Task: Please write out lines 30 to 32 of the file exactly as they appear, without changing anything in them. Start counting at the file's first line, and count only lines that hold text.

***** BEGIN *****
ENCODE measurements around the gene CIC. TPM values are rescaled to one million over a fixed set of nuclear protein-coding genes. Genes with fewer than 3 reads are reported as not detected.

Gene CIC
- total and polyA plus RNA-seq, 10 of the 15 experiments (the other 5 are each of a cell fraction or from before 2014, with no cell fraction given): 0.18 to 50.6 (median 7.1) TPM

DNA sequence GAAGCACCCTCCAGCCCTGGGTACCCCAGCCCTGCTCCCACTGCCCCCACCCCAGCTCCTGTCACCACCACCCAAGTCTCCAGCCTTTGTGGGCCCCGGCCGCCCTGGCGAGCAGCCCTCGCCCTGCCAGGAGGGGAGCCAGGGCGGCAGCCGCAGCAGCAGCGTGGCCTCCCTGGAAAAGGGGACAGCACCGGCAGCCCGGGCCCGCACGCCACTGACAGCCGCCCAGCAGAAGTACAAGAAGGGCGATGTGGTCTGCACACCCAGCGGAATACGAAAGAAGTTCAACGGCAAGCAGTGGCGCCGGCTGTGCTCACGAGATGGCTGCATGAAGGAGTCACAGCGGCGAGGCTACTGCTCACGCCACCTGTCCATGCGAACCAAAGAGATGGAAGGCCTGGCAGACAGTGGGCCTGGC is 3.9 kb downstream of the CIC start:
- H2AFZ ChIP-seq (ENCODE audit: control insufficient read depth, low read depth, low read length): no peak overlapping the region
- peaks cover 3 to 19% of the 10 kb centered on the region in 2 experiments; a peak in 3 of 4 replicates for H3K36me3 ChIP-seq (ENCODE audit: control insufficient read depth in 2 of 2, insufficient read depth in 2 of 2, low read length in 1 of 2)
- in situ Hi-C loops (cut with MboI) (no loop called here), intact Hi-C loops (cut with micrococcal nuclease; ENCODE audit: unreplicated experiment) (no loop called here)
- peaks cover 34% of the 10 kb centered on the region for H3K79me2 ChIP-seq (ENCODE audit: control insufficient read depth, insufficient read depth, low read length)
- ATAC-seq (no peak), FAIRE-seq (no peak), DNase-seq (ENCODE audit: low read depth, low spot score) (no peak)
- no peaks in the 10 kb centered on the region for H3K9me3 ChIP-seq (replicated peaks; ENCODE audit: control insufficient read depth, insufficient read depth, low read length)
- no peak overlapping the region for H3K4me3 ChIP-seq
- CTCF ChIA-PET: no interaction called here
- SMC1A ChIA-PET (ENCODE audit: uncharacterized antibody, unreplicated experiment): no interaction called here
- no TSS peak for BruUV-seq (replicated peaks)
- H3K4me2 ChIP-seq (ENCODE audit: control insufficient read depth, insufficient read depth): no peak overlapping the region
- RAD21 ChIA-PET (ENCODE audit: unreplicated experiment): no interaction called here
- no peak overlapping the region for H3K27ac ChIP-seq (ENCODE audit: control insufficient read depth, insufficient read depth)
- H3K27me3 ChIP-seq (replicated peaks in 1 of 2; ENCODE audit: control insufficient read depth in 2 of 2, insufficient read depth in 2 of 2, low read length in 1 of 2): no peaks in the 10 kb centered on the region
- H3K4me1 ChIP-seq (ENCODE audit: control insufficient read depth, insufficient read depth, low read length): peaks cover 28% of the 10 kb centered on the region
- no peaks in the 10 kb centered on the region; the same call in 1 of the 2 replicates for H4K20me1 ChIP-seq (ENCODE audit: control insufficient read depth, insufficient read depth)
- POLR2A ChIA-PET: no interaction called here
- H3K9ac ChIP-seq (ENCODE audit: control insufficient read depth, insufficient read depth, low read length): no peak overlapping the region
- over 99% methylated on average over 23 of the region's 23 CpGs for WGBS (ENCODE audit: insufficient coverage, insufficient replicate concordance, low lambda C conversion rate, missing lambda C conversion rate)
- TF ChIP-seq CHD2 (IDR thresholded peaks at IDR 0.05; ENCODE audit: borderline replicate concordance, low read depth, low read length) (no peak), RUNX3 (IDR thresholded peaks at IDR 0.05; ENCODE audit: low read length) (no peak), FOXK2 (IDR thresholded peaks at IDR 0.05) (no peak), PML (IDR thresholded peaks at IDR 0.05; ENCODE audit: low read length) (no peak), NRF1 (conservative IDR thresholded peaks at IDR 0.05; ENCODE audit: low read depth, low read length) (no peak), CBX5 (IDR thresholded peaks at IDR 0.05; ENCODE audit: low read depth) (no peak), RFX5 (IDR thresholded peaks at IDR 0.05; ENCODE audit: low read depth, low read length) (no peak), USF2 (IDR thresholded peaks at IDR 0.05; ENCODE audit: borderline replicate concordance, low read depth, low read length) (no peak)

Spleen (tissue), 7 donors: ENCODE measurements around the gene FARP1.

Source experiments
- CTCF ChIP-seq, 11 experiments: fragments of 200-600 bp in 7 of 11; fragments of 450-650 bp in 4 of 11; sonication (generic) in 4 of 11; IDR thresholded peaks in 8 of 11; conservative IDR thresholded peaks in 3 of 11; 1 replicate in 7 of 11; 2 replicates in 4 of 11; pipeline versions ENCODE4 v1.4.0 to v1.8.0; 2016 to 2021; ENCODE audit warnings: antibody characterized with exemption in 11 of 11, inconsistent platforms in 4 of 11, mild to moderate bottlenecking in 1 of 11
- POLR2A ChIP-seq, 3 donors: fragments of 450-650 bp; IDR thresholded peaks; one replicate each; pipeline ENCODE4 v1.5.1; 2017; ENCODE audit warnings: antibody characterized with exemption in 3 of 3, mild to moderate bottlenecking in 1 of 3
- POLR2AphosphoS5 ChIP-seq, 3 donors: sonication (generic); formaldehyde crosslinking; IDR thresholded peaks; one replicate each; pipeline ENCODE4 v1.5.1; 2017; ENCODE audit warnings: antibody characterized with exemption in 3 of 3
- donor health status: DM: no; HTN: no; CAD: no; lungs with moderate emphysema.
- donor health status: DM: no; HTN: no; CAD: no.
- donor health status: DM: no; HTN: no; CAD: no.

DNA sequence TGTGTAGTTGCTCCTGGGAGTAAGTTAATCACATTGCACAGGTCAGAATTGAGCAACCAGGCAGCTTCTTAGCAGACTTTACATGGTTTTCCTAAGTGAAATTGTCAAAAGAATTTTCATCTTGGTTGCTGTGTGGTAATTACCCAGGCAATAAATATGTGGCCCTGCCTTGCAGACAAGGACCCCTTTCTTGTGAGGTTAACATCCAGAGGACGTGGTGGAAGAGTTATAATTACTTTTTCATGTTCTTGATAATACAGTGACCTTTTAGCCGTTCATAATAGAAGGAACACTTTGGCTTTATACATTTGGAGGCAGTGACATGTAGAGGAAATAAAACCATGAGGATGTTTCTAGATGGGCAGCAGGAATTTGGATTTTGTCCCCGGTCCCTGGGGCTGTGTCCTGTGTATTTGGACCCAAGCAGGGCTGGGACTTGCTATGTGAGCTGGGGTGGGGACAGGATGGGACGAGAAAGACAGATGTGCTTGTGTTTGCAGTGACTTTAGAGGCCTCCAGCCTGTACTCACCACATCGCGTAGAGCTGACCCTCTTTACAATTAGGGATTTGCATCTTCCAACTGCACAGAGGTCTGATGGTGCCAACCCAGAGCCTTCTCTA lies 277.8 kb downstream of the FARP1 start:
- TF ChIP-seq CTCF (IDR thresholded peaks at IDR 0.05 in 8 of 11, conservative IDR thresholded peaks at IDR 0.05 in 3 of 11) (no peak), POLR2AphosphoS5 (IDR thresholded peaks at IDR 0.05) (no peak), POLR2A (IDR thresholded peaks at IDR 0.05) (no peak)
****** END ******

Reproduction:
- donor health status: DM: no; HTN: no; CAD: no; lungs with moderate emphysema.
- donor health status: DM: no; HTN: no; CAD: no.
- donor health status: DM: no; HTN: no; CAD: no.